New opinions — an en banc puzzler and an ERISA case

US v. Lewis (en banc) – criminal – reversal – Rendell

Today, an en banc majority – or is it a plurality? – held that an Alleyne error at Jermel Lewis’s sentencing was not harmless. Previously, a divided panel had come out the other way (Fisher and Chagares majority, Rendell dissent) — link to my post on the panel opinion is here, link to my recent analysis of the court’s en banc cases here. A concurring opinion would have held that the error was structural so that proof of harm should not be required, while a dissent argued that the error was harmless because the defense at trial and sentencing did not contest the underlying factual issue.

A strange feature of the case is that the judges disagree about whether the lead opinion speaks for a majority or a plurality, but no one clears it up. There are three opinions:

  • the lead opinion by Rendell,
  • an opinion by Smith “concurring,” which is joined by McKee, Ambro, and (perhaps surprisingly) Jordan, and
  • a dissent by Fisher, joined by Chagares and Hardiman.

Fisher’s dissent refers to the lead opinion, prominently and repeatedly, as “the plurality.” But Smith refers to the lead opinion throughout as “the majority.” If the 4 judges who joined Smith opinion also joined the lead opinion, then the lead opinion was a majority (10 of 13). The fact that Smith’s opinion was identified as “concurring,” not “concurring in the judgment,” suggests that’s the case, as does the fact that the Smith opinion calls the lead opinion a majority opinion.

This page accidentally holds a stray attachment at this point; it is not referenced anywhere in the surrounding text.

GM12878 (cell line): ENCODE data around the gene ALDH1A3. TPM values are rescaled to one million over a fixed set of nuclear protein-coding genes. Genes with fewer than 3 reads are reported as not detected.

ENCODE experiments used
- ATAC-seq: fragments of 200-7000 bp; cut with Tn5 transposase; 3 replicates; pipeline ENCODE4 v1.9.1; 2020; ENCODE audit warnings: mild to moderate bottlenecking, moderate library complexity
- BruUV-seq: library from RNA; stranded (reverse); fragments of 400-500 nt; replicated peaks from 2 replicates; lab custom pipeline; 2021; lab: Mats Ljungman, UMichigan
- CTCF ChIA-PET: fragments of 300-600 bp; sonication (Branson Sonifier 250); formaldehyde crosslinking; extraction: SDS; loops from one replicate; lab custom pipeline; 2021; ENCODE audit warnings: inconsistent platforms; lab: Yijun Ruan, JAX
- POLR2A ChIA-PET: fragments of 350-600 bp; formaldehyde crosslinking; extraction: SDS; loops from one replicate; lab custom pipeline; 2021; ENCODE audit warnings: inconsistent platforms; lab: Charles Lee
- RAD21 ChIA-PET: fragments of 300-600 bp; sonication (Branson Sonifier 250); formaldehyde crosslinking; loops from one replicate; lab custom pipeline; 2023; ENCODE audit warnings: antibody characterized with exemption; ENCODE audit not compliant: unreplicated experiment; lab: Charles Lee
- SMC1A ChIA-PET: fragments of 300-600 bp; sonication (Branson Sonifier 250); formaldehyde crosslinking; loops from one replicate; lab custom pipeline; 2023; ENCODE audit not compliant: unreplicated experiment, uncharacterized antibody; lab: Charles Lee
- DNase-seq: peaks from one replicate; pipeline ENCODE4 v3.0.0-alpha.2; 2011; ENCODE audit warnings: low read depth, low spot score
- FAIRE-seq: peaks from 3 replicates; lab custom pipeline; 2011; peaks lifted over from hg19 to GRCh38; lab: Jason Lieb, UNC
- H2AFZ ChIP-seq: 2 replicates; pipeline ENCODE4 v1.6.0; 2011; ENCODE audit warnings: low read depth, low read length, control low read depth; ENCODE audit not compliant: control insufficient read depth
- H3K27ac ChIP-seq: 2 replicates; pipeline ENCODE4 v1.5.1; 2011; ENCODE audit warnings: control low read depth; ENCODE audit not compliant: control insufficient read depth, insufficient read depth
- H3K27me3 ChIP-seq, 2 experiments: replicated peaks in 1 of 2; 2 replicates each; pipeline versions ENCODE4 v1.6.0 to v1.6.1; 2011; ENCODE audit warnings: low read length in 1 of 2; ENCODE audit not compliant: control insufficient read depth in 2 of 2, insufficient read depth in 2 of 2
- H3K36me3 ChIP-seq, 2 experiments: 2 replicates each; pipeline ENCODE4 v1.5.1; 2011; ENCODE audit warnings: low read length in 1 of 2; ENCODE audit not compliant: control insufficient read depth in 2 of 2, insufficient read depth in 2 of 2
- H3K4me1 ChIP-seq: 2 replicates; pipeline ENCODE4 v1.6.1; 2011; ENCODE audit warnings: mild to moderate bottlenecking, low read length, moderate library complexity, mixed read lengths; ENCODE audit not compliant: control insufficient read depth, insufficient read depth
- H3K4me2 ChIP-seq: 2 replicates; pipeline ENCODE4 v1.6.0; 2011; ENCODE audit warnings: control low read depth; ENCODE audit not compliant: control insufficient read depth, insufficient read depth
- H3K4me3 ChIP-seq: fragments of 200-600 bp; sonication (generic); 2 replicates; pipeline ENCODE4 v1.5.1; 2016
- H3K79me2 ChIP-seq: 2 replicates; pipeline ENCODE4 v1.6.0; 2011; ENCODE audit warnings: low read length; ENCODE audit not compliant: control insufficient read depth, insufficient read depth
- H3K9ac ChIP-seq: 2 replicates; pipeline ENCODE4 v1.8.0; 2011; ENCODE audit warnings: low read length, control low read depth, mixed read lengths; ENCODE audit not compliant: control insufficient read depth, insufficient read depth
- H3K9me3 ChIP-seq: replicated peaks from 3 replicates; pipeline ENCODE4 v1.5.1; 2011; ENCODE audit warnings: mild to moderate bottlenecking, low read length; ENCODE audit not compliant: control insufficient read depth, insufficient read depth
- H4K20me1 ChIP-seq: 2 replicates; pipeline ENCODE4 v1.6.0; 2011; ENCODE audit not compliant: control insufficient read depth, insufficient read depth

But the dissenters have a point: in substance, it looks to me like the Smith 4 agree with Rendell on the outcome but reject her rationale, and also Smith never expressly says that he is joining the lead opinion. Without the Smith 4, the lead opinion would indeed be only a plurality (6 of 13).

Majority or plurality? I’m not sure. Does it matter? Do en banc pluralities bind future panels? Or does the Third Circuit follow Supreme Court practice, where the outcome-joining opinion resting on the narrowest ground is the one that is precedential? If so, is that Rendell’s or Smith’s? I’m not sure of the answers to these questions offhand, either. It’s unfortunate the court left this sort of confusion by failing to set straight who joined what.

Another interesting feature of the case is that, according to the dissent’s footnote 1, the rationale adopted by the lead opinion was one advanced not by the defendant, but by an en banc amicus. (The amicus is Amachi, Inc., a religious child-mentoring program started by former Philadelphia Mayor Goode, represented by a big-firm associate.) Fisher expresses concern that this “allows defendants to take the tack most expedient at any point in their appeal.” I doubt it: what sane appellate counsel would make strategy choices based on such far-fetched contingencies? CA3 grants rehearing in about 1 out of 1000 decided cases, and the odds of amicus jumping in for you in an en banc are lower still. However, I do suspect that Amachi’s visible victory here may well embolden future interested parties to get involved as en banc amici, which strikes me as a good thing.

Arguing counsel were Paul Hetznecker for Lewis, Robert Zauzmer for the government, and Michael Addis of Cravath for amicus.


Board of Trustees v. C&S Wholesale -– ERISA — affirmance — McKee

 The court decided an ERISA case today.

McKee was joined by Hardiman and Scirica. Arguing counsel were Thomas Hart for the appellant and Susan Hoffman for the appellee.